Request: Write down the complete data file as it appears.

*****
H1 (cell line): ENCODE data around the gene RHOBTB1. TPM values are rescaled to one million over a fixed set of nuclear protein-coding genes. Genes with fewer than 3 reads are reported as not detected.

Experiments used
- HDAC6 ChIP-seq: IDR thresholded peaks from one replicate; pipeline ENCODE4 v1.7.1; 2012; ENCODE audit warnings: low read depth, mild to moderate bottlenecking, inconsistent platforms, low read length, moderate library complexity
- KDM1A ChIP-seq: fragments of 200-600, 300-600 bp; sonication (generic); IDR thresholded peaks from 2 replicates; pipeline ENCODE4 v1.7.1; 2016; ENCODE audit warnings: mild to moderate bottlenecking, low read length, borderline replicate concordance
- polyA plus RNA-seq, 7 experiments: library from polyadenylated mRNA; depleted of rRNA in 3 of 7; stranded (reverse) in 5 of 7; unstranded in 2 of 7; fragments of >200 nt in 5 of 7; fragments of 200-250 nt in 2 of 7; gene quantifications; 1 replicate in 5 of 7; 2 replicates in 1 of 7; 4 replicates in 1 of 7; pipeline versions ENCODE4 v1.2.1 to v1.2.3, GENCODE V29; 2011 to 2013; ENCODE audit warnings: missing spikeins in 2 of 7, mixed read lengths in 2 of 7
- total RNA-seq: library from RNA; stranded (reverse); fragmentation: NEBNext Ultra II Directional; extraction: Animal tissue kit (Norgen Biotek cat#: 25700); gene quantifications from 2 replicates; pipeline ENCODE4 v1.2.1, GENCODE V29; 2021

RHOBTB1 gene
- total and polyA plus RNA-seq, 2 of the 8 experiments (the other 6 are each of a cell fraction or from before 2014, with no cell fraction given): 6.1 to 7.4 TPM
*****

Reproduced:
H1 (cell line): ENCODE data around the gene RHOBTB1. TPM values are rescaled to one million over a fixed set of nuclear protein-coding genes. Genes with fewer than 3 reads are reported as not detected.

Experiments used
- HDAC6 ChIP-seq: IDR thresholded peaks from one replicate; pipeline ENCODE4 v1.7.1; 2012; ENCODE audit warnings: low read depth, mild to moderate bottlenecking, inconsistent platforms, low read length, moderate library complexity
- KDM1A ChIP-seq: fragments of 200-600, 300-600 bp; sonication (generic); IDR thresholded peaks from 2 replicates; pipeline ENCODE4 v1.7.1; 2016; ENCODE audit warnings: mild to moderate bottlenecking, low read length, borderline replicate concordance
- polyA plus RNA-seq, 7 experiments: library from polyadenylated mRNA; depleted of rRNA in 3 of 7; stranded (reverse) in 5 of 7; unstranded in 2 of 7; fragments of >200 nt in 5 of 7; fragments of 200-250 nt in 2 of 7; gene quantifications; 1 replicate in 5 of 7; 2 replicates in 1 of 7; 4 replicates in 1 of 7; pipeline versions ENCODE4 v1.2.1 to v1.2.3, GENCODE V29; 2011 to 2013; ENCODE audit warnings: missing spikeins in 2 of 7, mixed read lengths in 2 of 7
- total RNA-seq: library from RNA; stranded (reverse); fragmentation: NEBNext Ultra II Directional; extraction: Animal tissue kit (Norgen Biotek cat#: 25700); gene quantifications from 2 replicates; pipeline ENCODE4 v1.2.1, GENCODE V29; 2021

RHOBTB1 gene
- total and polyA plus RNA-seq, 2 of the 8 experiments (the other 6 are each of a cell fraction or from before 2014, with no cell fraction given): 6.1 to 7.4 TPM